Toronto Raptors president of basketball operations Masai Ujiri, who has one year remaining on his contract, on Thursday said he has yet to enter discussions with team ownership about an extension.
"No, I haven't had discussions, and honestly, coming out of this, things are a little raw," Ujiri said on a conference call with reporters. "I'm going to reflect a little bit, and we will address it when it's time to address it."
Instead, Ujiri said his focus has been on getting extensions for the other members of his leadership team, as general manager Bobby Webster and head coach Nick Nurse were on the same contract cycle as Ujiri.
Ujiri was "super excited" after Nurse, the Coach of the Year this season after winning an NBA title with the Raptors last season, received a multiyear extension last week. Webster also is on the verge of getting an extension, Ujiri said.
"The future is bright," Ujiri said. "But in terms of me, I haven't had those conversations, and I'll wait until those happen in the future."
When he was asked about how those deals were getting done with his future still up in the air, Ujiri pushed back on the notion that taking care of those who work under him first was an improper order of operations.
"Maybe you take care of the organization first and then you go last?" Ujiri asked in response. "Maybe?"
Ujiri's contract is just one of many unknowns awaiting the Raptors over the next year. After losing Kawhi Leonard in free agency last summer, Toronto has made no secret that it would be going big-game hunting in free agency next offseason. The obvious top candidate is presumptive two-time NBA MVP Giannis Antetokounmpo.
The Raptors also have plenty of questions to answer this offseason -- beginning with free agents Fred VanVleet, Serge Ibaka and Marc Gasol. VanVleet's future is the most pressing concern, as he is likely to have a robust market and Toronto will have to mind its cap space as it hopes to pursue Antetokounmpo next year. Ibaka and Gasol, on the other hand, both could be candidates to return on one-year deals.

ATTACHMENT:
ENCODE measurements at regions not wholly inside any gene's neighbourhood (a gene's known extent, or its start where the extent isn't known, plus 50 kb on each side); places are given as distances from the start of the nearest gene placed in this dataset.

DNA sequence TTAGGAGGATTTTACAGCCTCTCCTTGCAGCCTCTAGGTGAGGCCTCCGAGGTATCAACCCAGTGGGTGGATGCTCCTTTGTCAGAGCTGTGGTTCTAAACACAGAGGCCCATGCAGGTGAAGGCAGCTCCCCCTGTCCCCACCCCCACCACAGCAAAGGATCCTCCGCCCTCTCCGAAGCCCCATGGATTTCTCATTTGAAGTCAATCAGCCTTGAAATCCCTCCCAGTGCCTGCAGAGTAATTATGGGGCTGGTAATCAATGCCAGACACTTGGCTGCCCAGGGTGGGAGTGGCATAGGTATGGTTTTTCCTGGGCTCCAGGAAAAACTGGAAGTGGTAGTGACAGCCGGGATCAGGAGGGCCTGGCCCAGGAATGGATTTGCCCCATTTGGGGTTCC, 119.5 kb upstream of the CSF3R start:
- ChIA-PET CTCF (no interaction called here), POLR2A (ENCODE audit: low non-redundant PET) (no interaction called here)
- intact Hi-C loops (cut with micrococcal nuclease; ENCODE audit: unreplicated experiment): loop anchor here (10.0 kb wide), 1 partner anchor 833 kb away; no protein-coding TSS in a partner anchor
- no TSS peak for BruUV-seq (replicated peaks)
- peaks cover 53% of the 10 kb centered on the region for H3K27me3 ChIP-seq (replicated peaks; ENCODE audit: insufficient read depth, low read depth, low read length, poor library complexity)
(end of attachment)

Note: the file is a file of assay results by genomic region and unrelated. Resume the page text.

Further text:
Ujiri said he would like to bring back all three, but the Raptors have to balance both the short and long term in deciding how to approach this offseason and beyond.
"We do respect who our players are. Yes, they are a priority. Fred is a priority for us. Our bigs are a priority. Serge is a priority," Ujiri said. "We have to really attack this head-on and we know where their game is. We know how much they can improve. We try to project that as much as we can. We know where they have come from too, because we have gone through all these struggles with all these guys and we mutually appreciate that."
One of the players who noticeably struggled with life inside the league's bubble at the Walt Disney World Resort was Pascal Siakam. The 26-year-old All-Star forward, who earned a second-team All-NBA nod Wednesday, averaged just 14.9 points on 39.4% shooting during a seven-game loss to the Boston Celtics in the Eastern Conference semifinals.
Siakam shot a dismal 4-for-32 from 3-point range during the series -- failing to make a single shot from that distance over the final three games.
Still, Ujiri defended Siakam, reminding everyone of how important he was to Toronto's success this season and projecting big things for him in the future.
"We tried to understand what he went through," Ujiri said. "We talked extensively. Honestly it wasn't even just me. I think Kyle and Fred, those guys did an incredible job, coach Nick Nurse, Bobby, everybody stood by Pascal. There is something about that bubble that brought all of us together. That was truly unique for me.
"I know Pascal. We all know Pascal. Sometimes we need this, almost like a kick in the butt, some kind of adversity. And he is going to bounce back 100 percent from this. He acknowledged it. You guys saw it. He felt he let the team down. We feel that we will just stick by him, stay with him, as always."
Ujiri also went out of his way to praise star point guard Kyle Lowry, with whom he has had a contentious relationship in the past. Ujiri said he wanted the talk about those days to end and instead to focus on Lowry's huge impact on the franchise over the past several seasons.
"I'll tell you what: I don't even want to say it's been up and down anymore with Kyle Lowry," Ujiri said. "That guy is a stud. OK? I'm telling the whole world, that guy is incredible. What he has done for this whole organization. ... I don't want to start pushing him as a Hall of Famer and all this stuff, because I want 10 more incredible years from this guy.
"It seems to me the older he becomes, the better he becomes. It's crazy. I've never seen anything like that. As a human being, as a person, as a teammate, Kyle was phenomenal."